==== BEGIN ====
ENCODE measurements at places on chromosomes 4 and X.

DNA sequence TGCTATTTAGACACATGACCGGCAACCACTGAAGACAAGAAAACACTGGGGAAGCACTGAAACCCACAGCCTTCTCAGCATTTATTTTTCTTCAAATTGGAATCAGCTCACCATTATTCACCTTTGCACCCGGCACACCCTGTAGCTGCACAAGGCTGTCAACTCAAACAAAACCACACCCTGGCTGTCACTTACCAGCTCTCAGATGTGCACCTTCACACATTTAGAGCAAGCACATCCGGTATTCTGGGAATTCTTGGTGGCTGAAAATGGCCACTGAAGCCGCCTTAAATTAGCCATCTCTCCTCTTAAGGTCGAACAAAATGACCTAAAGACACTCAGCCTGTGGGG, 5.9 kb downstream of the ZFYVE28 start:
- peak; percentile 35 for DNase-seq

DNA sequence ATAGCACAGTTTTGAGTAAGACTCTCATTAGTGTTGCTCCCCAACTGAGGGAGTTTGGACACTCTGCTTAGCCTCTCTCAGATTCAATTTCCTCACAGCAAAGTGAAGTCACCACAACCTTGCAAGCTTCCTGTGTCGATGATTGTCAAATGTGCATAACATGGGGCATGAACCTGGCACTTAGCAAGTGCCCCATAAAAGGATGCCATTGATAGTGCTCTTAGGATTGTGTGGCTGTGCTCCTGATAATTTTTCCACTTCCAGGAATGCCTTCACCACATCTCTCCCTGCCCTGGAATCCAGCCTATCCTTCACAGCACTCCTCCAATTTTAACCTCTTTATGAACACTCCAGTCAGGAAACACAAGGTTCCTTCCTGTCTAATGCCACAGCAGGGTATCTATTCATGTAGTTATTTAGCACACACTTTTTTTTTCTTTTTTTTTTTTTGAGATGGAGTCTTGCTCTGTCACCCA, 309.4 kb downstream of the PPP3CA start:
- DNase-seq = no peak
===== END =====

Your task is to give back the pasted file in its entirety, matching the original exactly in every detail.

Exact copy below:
ENCODE measurements at places on chromosomes 4 and X.

DNA sequence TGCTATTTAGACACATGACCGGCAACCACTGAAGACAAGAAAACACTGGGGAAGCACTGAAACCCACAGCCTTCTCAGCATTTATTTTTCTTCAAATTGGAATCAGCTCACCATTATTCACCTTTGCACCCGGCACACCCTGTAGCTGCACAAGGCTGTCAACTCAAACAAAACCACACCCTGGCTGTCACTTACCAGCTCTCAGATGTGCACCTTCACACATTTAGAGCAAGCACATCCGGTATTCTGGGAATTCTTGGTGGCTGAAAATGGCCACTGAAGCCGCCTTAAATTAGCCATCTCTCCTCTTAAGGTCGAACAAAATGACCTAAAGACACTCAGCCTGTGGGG, 5.9 kb downstream of the ZFYVE28 start:
- peak; percentile 35 for DNase-seq

DNA sequence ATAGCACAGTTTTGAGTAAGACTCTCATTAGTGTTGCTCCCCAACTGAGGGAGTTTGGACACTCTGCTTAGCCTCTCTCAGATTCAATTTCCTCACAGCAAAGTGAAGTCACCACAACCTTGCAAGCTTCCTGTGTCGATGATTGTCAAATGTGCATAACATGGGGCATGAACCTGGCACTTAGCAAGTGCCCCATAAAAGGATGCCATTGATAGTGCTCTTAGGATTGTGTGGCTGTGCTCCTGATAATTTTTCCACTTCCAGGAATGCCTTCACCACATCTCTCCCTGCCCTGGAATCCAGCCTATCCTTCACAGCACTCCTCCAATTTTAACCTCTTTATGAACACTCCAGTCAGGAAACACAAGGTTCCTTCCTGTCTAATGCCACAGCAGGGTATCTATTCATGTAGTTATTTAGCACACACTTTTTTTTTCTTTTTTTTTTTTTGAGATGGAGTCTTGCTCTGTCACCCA, 309.4 kb downstream of the PPP3CA start:
- DNase-seq = no peak